Mets first baseman Ike Davis may have played his last game in 2013. In the third inning, with the Mets leading 1-0, Davis skied a sacrifice fly to left field. He grabbed at his side, then left the field gingerly with trainer Ray Ramirez, writes ESPN’s Adam Rubin. Rubin later verified that the injury is a strained right oblique, an injury which likely keeps Davis out for the remainder of the season.
Davis has battled adversity all year long. Through June 9, he mustered a measly .500 OPS before the Mets demoted him to Triple-A Las Vegas. There, he posted a 1.091 OPS in 21 games, prompting the Mets to give him another shot. The power didn’t return to levels the Mets would have preferred, but his plate discipline was much improved. Between July 5 and August 30, he drew 38 walks (three intentional) and struck out 35 times in 168 plate appearances. Comparatively, from the beginning of the season through June 9, he drew 19 walks (two intentional) and struck out 66 times in 207 PA.
Rubin suggests the left-handed Lucas Duda and right-handed Josh Satin could share time at first base. Rubin also wonders if the Mets will tender Davis a contract in the off-season, as he will have earned $3.125 million this season and will enter his second year of arbitration eligibility.
The Yankees’ offense finally woke up, scoring eight runs in Game 3 of the ALCS on Monday night while the pitching kept the Astros’ offense at bay. That came after scoring a total of two runs against Astros pitching in the first two games. For a recap of the Yankees’ scoring in Game 3, click here.
CC Sabathia wasn’t dominant, but he executed pitches when he needed to most, preventing the Astros from capitalizing on their opportunities. Overall, he gave up three hits and four walks while striking out five on 99 pitches. He’s the first pitcher, age 37 or older, to throw six shutout innings in the postseason since Pedro Martinez for the Phillies against the Dodgers in Game 2 of the 2009 NLCS. Monday’s start also marked Sabathia’s first career scoreless outing in the postseason — it was his 22nd postseason appearance.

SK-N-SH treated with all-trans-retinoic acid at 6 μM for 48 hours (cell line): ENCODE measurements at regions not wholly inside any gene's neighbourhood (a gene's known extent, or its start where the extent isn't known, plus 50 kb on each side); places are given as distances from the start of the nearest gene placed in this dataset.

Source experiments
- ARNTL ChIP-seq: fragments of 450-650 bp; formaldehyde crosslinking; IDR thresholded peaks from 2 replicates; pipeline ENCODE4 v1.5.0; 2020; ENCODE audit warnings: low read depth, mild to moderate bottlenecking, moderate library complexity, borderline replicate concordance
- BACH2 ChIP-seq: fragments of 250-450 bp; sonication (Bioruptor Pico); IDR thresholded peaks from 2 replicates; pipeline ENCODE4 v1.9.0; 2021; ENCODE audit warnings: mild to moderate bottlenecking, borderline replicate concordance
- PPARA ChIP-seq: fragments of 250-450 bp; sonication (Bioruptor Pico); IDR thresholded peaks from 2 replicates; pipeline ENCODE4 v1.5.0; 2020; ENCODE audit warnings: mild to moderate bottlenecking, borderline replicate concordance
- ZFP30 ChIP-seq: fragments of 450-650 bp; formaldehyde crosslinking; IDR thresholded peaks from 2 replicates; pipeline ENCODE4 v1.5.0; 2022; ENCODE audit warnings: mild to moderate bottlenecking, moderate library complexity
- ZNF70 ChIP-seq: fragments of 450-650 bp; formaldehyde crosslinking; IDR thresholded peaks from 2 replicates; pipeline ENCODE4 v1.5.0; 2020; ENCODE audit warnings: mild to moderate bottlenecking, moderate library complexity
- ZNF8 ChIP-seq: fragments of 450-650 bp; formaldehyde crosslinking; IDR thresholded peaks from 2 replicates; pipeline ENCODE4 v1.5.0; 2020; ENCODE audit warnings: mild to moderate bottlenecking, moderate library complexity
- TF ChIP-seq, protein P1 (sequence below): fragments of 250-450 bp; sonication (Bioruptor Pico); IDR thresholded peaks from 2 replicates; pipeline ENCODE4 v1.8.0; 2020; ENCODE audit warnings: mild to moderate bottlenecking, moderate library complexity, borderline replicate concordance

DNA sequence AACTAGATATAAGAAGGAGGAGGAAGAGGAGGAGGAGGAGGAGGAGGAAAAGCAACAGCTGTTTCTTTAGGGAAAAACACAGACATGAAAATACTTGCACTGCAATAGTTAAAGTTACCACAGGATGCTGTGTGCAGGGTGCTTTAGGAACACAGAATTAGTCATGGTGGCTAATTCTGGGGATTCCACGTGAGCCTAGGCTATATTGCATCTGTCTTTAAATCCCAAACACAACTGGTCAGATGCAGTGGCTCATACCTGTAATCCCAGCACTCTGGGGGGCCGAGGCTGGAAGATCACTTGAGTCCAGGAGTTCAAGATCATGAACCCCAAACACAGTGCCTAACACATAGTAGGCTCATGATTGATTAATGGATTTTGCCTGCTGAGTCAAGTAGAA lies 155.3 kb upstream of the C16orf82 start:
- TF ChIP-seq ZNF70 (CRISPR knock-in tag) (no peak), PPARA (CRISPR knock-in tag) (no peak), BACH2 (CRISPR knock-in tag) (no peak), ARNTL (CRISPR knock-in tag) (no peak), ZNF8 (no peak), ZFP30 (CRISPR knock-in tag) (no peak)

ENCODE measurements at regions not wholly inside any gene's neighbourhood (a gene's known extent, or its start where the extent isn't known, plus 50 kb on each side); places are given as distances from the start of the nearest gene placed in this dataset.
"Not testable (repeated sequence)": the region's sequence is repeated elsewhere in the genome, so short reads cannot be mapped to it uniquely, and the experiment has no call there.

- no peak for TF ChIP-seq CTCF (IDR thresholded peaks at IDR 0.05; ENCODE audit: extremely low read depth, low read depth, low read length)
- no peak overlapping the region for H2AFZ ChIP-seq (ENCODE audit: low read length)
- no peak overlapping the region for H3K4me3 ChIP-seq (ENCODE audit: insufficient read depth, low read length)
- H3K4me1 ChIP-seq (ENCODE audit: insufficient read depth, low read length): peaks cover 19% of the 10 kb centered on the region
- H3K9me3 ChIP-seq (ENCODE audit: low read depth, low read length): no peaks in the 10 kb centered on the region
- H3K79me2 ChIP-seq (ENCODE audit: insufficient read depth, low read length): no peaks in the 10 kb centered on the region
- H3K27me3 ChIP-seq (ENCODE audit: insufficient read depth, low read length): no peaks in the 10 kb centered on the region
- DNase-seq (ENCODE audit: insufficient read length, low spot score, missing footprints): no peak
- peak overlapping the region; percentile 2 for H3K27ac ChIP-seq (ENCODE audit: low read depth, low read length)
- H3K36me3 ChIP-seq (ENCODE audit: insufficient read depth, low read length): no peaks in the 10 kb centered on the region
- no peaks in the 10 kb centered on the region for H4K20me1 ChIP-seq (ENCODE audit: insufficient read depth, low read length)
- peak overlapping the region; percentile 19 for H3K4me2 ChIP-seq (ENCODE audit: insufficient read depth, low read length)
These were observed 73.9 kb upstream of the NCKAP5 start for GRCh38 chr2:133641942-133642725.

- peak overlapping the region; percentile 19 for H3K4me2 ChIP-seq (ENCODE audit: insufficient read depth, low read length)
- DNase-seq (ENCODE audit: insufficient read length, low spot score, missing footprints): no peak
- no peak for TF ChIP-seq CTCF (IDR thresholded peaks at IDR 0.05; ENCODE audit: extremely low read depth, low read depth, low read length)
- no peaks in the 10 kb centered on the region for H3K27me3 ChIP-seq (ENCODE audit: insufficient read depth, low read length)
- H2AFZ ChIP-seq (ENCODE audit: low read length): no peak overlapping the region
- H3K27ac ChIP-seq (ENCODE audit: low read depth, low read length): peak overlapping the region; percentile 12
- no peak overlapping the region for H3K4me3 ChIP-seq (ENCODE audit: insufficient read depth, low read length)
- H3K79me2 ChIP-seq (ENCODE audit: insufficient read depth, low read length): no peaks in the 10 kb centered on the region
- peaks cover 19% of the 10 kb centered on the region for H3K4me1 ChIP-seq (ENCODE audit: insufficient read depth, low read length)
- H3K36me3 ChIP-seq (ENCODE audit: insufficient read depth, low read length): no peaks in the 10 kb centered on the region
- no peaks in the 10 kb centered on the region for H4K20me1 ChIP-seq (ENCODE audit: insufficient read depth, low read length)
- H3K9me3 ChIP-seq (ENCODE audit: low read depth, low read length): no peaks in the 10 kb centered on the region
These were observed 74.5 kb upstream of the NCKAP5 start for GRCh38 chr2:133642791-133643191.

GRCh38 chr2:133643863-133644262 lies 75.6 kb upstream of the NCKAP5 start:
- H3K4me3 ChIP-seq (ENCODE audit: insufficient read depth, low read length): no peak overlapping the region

Astros starter Charlie Morton couldn’t escape the fourth inning, when he allowed a run and loaded the bases before departing. Will Harris allowed all three inherited runners to score on Aaron Judge‘s three-run home run to left field. Morton was ultimately charged with seven runs on six hits, two walks, and a hit batsman with three strikeouts in 3 2/3 innings.
The Yankees’ bullpen held the fort after the sixth. Adam Warren worked a scoreless seventh. Warren returned in the eighth and retired the side in order, despite yielding a pair of well-struck balls to deep center field.
In the ninth, Dellin Betances walked both hitters he faced to start the frame. Unsurprisingly, manager Joe Girardi had a short leash and brought in Tommy Kahnle. Kahnle gave up a single to Cameron Maybin then struck out George Springer, but walked Alex Bregman to force in a run. Kahnle got Jose Altuve to ground into a 4-3 double play to end the game in an 8-1 victory, giving the Yankees their first win of the series.
The ALCS continues on Tuesday at 5 PM ET. The Astros will start Lance McCullers and the Yankees will send Sonny Gray to the hill.